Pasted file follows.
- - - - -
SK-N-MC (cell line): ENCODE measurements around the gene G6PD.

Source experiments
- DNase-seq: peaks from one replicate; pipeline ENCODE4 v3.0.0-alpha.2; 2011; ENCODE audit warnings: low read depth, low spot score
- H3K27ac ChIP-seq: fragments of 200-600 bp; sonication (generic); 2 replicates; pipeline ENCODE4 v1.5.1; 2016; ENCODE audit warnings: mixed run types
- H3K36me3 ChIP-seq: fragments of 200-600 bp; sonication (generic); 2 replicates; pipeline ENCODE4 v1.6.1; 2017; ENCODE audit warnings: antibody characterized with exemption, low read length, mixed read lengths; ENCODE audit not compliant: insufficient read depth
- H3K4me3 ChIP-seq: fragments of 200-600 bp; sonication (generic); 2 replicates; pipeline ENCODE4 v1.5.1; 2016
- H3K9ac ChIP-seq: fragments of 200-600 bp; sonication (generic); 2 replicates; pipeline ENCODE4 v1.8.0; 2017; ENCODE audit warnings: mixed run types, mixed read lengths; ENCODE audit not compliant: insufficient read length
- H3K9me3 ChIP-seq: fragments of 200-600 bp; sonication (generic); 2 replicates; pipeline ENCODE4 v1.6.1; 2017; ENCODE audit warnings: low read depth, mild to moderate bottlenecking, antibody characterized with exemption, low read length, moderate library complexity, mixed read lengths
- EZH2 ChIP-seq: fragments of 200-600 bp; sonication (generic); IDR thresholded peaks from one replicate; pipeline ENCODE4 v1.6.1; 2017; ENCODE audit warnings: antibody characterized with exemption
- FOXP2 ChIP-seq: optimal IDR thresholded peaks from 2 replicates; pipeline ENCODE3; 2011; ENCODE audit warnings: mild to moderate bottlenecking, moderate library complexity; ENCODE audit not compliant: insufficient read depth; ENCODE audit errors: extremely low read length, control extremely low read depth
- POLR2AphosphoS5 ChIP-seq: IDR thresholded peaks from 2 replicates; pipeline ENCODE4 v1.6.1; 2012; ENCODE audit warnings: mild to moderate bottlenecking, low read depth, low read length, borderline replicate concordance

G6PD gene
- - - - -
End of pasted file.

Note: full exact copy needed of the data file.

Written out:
SK-N-MC (cell line): ENCODE measurements around the gene G6PD.

Source experiments
- DNase-seq: peaks from one replicate; pipeline ENCODE4 v3.0.0-alpha.2; 2011; ENCODE audit warnings: low read depth, low spot score
- H3K27ac ChIP-seq: fragments of 200-600 bp; sonication (generic); 2 replicates; pipeline ENCODE4 v1.5.1; 2016; ENCODE audit warnings: mixed run types
- H3K36me3 ChIP-seq: fragments of 200-600 bp; sonication (generic); 2 replicates; pipeline ENCODE4 v1.6.1; 2017; ENCODE audit warnings: antibody characterized with exemption, low read length, mixed read lengths; ENCODE audit not compliant: insufficient read depth
- H3K4me3 ChIP-seq: fragments of 200-600 bp; sonication (generic); 2 replicates; pipeline ENCODE4 v1.5.1; 2016
- H3K9ac ChIP-seq: fragments of 200-600 bp; sonication (generic); 2 replicates; pipeline ENCODE4 v1.8.0; 2017; ENCODE audit warnings: mixed run types, mixed read lengths; ENCODE audit not compliant: insufficient read length
- H3K9me3 ChIP-seq: fragments of 200-600 bp; sonication (generic); 2 replicates; pipeline ENCODE4 v1.6.1; 2017; ENCODE audit warnings: low read depth, mild to moderate bottlenecking, antibody characterized with exemption, low read length, moderate library complexity, mixed read lengths
- EZH2 ChIP-seq: fragments of 200-600 bp; sonication (generic); IDR thresholded peaks from one replicate; pipeline ENCODE4 v1.6.1; 2017; ENCODE audit warnings: antibody characterized with exemption
- FOXP2 ChIP-seq: optimal IDR thresholded peaks from 2 replicates; pipeline ENCODE3; 2011; ENCODE audit warnings: mild to moderate bottlenecking, moderate library complexity; ENCODE audit not compliant: insufficient read depth; ENCODE audit errors: extremely low read length, control extremely low read depth
- POLR2AphosphoS5 ChIP-seq: IDR thresholded peaks from 2 replicates; pipeline ENCODE4 v1.6.1; 2012; ENCODE audit warnings: mild to moderate bottlenecking, low read depth, low read length, borderline replicate concordance

G6PD gene